14. The Guardian has filed a detailed analysis and a position statement. She is clear that a secure placement is necessary to keep Z safe, and that there is a requirement for physical and emotional containment before any meaningful trauma focussed therapy can begin. She is very firmly of the view that Z's needs are far beyond the parents' ability at this moment and that they would not be able to keep Z safe or ensure the safety of others. She set out a number of gaps that she believes are in the contingency care plan which she asked to be addressed. They are practical ones, but hugely important, such as how the property itself will be kept fully secure, and what will happen if, for example there are staff shortages. Following on from her request, she has been taken on a virtual tour of the property, and has had time to discuss and consider the practical details of the plan with the social work team. In her most recent position statement she has stated that she considers the present plan to be sufficiently safe and secure.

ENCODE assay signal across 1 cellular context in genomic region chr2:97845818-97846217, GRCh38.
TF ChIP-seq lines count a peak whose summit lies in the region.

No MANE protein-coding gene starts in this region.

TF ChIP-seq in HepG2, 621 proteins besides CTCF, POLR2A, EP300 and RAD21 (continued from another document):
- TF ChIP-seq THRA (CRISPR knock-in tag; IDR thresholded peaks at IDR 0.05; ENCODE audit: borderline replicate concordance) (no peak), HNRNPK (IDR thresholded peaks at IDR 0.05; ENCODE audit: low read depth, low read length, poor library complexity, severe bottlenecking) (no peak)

15. Before the hearing started I spoke to Z over the phone via BT meet me. Z expressed a wish for life to return to being as normal as soon as possible, and that time should be given for any move of placement, so that Z could meet the new staff and for them to get to know one another. It is clear that Z does not really wish to move, but understands that there is little option.

The law
16. There are numerous reported cases as to the making of Deprivation of Liberty orders in circumstances where no properly registered secure accommodation is available.

17. Perhaps first and foremost so far as this case is concerned is the principle that the absence of available accommodation does not lead to the structure imposed by section 25 being avoided. The terms should be treated as applying to the same effect as when an order under that section is being sought; Re T (Secure Accommodation Order) [2018] EWCA Civ 2136; [2019] 1 FLR 965, Per McFarlane P at paragraph 79.